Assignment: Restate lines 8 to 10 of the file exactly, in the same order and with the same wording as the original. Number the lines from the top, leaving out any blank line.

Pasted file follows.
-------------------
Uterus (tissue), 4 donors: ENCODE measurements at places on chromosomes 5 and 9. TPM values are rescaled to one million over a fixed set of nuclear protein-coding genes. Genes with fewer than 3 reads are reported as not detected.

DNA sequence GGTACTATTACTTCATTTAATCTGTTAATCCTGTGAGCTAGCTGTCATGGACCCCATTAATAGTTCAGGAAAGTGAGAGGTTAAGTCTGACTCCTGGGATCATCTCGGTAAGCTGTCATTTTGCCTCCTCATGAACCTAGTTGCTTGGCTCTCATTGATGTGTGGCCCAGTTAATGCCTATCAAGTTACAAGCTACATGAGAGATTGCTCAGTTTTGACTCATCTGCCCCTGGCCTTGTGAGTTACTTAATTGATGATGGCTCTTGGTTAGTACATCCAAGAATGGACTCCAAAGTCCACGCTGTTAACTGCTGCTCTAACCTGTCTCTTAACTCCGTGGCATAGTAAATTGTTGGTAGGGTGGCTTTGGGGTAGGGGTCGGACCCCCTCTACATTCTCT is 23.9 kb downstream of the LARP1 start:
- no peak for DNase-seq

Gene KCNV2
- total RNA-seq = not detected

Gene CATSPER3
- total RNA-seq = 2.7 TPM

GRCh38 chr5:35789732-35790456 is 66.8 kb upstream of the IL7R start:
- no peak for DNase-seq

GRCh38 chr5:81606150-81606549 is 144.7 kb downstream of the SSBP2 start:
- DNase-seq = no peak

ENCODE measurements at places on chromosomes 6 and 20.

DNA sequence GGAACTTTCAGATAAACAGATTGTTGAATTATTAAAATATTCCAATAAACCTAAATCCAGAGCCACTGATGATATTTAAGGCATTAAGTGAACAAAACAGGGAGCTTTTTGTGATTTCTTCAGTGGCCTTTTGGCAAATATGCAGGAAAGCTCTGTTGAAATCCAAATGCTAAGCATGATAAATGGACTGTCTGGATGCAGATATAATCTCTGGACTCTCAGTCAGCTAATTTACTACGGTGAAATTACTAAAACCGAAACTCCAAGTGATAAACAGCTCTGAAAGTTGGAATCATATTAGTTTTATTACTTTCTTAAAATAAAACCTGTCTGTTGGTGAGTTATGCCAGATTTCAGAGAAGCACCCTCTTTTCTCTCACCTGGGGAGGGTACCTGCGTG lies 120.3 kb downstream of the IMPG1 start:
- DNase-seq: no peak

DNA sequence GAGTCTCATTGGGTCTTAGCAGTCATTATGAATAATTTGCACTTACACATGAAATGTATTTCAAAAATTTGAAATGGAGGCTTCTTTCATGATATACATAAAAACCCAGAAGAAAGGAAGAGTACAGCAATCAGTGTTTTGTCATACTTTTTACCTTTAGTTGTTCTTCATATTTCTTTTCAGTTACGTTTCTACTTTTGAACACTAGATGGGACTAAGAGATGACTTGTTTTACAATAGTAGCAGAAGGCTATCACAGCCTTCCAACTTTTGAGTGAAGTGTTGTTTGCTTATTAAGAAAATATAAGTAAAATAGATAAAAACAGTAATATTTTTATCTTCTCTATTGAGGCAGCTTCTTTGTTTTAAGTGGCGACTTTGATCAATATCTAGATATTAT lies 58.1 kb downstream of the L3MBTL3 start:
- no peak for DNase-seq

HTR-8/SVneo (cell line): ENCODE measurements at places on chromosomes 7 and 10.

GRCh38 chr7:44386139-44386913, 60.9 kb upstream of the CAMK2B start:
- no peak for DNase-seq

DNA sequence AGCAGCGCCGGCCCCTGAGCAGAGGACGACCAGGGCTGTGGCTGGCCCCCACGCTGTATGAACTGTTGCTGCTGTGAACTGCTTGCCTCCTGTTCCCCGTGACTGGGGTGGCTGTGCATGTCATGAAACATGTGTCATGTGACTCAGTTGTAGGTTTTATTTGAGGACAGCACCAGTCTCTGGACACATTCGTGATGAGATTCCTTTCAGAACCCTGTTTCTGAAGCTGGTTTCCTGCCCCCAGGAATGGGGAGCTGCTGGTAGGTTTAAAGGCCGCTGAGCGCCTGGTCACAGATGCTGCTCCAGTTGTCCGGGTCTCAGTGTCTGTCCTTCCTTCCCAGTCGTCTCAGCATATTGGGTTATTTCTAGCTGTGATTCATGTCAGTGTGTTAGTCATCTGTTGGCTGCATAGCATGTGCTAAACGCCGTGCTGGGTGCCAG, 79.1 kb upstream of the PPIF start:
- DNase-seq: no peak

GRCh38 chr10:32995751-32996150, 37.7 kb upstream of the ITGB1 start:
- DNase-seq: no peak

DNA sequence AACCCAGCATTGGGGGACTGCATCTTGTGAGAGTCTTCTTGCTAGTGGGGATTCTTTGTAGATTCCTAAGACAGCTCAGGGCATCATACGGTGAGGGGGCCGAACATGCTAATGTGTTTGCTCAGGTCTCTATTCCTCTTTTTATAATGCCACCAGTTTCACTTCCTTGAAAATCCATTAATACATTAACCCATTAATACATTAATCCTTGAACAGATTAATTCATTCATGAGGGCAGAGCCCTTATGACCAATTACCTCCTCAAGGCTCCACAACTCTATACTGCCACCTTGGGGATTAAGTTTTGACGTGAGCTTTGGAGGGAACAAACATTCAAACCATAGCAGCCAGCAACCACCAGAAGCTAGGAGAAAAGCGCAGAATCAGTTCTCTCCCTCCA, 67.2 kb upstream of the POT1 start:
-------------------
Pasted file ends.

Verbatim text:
GRCh38 chr5:35789732-35790456 is 66.8 kb upstream of the IL7R start:
- no peak for DNase-seq

GRCh38 chr5:81606150-81606549 is 144.7 kb downstream of the SSBP2 start: